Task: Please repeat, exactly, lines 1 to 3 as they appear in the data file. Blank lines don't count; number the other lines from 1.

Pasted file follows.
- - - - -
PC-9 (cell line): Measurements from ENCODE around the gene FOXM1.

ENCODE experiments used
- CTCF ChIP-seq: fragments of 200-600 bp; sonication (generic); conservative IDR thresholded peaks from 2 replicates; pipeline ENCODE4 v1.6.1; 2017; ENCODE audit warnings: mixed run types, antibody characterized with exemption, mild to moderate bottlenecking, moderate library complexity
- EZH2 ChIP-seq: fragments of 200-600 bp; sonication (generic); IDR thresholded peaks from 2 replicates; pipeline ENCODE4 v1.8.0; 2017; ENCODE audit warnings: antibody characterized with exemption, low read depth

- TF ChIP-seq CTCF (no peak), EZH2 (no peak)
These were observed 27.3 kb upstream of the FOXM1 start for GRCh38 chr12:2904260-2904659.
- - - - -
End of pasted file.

PC-9 (cell line): Measurements from ENCODE around the gene FOXM1.

ENCODE experiments used
- CTCF ChIP-seq: fragments of 200-600 bp; sonication (generic); conservative IDR thresholded peaks from 2 replicates; pipeline ENCODE4 v1.6.1; 2017; ENCODE audit warnings: mixed run types, antibody characterized with exemption, mild to moderate bottlenecking, moderate library complexity